A week after a major aviation tragedy involving two Pakistani carrier aircraft was closely averted over the Iranian airspace, Tehran has urgently sought a report from concerned officials to conclude the investigation.
Iran is investigating the incident where two passenger planes from Pakistan came dangerously close to colliding over its territory on July 24. Following the incident, Pakistan International Airlines (PIA) claimed that two aircraft came within 1,000 feet of one another while overflying Iran at a high altitude.
According to Pakistan International Airlines, Iranian air traffic controllers had permitted PIA aircraft PK-268, heading for Peshawar, to descend from 36,000 feet to 20,000 feet, which almost caused a close collision with PIA flight PK-211 bound for Dubai, operating at 35,000 feet.
In the aftermath of the incident, the Islamic Republic of Iran’s Civil Aviation Organization announced an inquiry. However, according to Iran’s version of events, the two aircraft came so close due to an unauthorized decision by the pilot of one of the aircraft to descend to a dangerous altitude.
Against this backdrop and amid significant back and forth between the two countries authorities, Iran’s Federal Aviation Minister Khawaja Saad Rafique has asked for a report within a day about the incident.
In addition, Mohammad Mohammadi Bakhsh, the head of Iran’s Civil Aviation Organization (CAO), criticized the statements made last week by a PIA spokesperson as “unprofessional.” The PIA representative attributed the close call to human error by Iranian air traffic controllers instead of the two aircraft pilots.
PIA spokesman Abdullah Hafeez Khan had told AFP that the two pilots could adjust their path and avoid a collision when the planes reached within a few feet. In the week following the incident, both sides indulged in a war of words, trading barbs against one another.
Two Pakistan International Airlines (PIA) aircrafts narrowly escape a fatal midair collision in Iran's airspace since Iranian Air Traffic Control (ATC) put them on same route & altitude.
It was aircrafts internal system which warned the pilots & avoided the crash.
— Pakistan Strategic Forum (@ForumStrategic) July 27, 2022
The CAO Chief maintained that the pilot of the Peshawar-bound flight had misunderstood Iranian air traffic control signals and decided to descend to an altitude that would have resulted in a collision with a Dubai-bound PIA flight.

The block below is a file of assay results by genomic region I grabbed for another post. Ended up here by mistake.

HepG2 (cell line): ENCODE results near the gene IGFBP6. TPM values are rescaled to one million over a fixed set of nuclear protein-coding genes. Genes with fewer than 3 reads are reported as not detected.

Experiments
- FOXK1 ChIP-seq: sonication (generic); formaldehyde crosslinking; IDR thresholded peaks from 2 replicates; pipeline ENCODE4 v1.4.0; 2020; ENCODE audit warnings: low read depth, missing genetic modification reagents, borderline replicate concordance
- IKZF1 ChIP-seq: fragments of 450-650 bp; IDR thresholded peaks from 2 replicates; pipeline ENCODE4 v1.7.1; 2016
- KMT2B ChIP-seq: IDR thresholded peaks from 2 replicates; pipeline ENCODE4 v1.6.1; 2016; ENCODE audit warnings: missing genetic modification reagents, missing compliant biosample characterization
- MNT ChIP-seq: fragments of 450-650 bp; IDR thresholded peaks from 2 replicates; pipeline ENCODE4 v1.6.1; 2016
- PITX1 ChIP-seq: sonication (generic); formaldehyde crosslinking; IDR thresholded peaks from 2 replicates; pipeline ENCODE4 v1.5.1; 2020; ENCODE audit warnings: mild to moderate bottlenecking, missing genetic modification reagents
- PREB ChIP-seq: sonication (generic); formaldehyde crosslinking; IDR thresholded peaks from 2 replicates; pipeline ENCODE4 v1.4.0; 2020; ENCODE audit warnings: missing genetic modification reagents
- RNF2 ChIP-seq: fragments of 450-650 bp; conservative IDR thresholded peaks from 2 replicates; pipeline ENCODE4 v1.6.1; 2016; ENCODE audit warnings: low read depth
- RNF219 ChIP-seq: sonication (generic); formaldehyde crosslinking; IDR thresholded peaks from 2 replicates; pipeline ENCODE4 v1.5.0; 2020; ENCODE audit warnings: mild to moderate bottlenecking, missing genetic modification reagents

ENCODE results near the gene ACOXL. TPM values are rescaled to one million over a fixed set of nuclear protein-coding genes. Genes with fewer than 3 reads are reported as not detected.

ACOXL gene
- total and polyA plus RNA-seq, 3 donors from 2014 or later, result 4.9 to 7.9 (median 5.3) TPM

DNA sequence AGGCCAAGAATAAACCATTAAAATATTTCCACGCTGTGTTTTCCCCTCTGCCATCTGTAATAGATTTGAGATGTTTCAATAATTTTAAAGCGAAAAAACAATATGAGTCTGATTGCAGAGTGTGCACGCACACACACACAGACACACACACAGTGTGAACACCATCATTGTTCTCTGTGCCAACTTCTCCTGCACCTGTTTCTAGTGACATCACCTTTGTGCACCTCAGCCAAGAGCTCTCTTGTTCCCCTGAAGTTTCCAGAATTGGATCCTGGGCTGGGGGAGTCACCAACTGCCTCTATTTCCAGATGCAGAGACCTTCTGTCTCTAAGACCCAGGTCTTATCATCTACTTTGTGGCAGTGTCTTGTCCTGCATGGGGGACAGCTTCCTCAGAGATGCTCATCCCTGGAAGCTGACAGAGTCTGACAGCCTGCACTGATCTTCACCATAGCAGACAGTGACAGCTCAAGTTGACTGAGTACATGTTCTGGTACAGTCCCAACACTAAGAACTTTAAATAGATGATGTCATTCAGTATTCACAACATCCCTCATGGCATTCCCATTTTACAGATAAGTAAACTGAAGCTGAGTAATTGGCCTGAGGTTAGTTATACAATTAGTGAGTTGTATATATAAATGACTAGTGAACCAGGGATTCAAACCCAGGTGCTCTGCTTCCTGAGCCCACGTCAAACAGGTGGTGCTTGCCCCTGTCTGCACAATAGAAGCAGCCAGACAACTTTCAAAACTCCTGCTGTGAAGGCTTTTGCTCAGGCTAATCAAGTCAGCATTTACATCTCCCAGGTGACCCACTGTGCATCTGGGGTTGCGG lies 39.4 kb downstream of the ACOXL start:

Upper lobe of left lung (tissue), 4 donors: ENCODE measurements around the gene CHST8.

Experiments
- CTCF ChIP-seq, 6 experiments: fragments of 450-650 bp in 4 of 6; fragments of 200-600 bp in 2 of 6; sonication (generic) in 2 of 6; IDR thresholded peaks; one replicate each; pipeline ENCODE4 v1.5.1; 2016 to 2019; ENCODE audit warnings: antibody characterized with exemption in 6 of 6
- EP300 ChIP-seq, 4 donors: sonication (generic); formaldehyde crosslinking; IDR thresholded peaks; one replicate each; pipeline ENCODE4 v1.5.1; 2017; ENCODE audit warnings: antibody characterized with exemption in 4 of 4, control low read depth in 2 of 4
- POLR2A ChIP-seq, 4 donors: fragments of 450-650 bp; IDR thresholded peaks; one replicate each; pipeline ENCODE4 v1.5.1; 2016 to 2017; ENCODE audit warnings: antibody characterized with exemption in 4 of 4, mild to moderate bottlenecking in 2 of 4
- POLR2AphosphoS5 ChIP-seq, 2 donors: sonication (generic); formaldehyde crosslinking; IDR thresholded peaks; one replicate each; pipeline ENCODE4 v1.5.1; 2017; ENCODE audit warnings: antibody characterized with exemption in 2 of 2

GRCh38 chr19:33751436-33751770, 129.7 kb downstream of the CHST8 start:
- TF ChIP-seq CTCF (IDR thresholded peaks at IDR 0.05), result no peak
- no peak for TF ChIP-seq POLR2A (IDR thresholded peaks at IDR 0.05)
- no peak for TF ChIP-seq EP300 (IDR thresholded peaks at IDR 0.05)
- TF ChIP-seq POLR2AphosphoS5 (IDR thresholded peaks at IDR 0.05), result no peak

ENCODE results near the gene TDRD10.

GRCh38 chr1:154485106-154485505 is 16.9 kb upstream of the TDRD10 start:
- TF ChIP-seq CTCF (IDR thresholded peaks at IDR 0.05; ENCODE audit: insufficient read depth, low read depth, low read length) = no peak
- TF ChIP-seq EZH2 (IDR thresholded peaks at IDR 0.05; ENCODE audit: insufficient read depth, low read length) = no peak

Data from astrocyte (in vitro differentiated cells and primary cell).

“We have a transcript of the pilot’s discussion with the nation’s airspace control center,” the CAO’s top boss was quoted as saying by the official Iranian news agency.
The incident comes even as the relationship between neighbors Tehran and Islamabad has recently become rocky. Both sides have long been accusing each other of harboring terrorists that carry out cross-border attacks.
The matter came to a head in June 2022 when Iran deported Pakistani refugees in response to the latter’s claim that Iran was training a Sindh-based militia group.
The Controversial Track Record Of PIA
While this is a grave incident, it is not the first time that the Pakistani airline has become a center of controversy. Even though it remains one of the most widely recognized airliners in the region, its track record has been somewhat problematic.
Before the 1970s, PIA was regarded as a premier regional carrier. However, due to relentless poor management, frequent cancellations, and dire financial circumstances, its reputation has registered a downfall over the years.
In 2016, a PIA flight from Abottabad to Islamabad crashed and caught fire when one of its two turboprop engines failed, leaving more than 40 people dead.
Later, an investigation into the fatal crash concluded that the ATR 42-500 aircraft needed maintenance and that the pilot was not responsible for the accident. The crash occurred due to a technical fault.
While this was a massive blot on the carrier’s reputation, worse was yet to come. In 2020, a PIA jet landing at Karachi’s Jinnah International Airport crashed, killing all but two of the 99 people on board and raising questions about the airline’s safety practices.
The 2020 crash was blamed on human error by the pilot and Air Traffic Control in an initial report on the disaster. Aviation Minister Ghulam Sarwar Khan said in Parliament that they failed to follow the protocol and that the pilots were distracted while talking about the coronavirus.
Following this, Pakistan grounded pilots with dubious credentials.
The incident later evoked a hostile response from aviation watchdogs around the world. The Federal Aviation Administration’s concerns about Pakistani pilot certificates led the US Department of Transportation to revoke Pakistan International Airlines’ (PIA) permit to operate charter flights to the US. Several others, including Europe, joined the bandwagon and imposed a ban on the airliner.
When the PIA is struggling to get several bans on it removed, the incident over Iran could come as another setback to the carrier.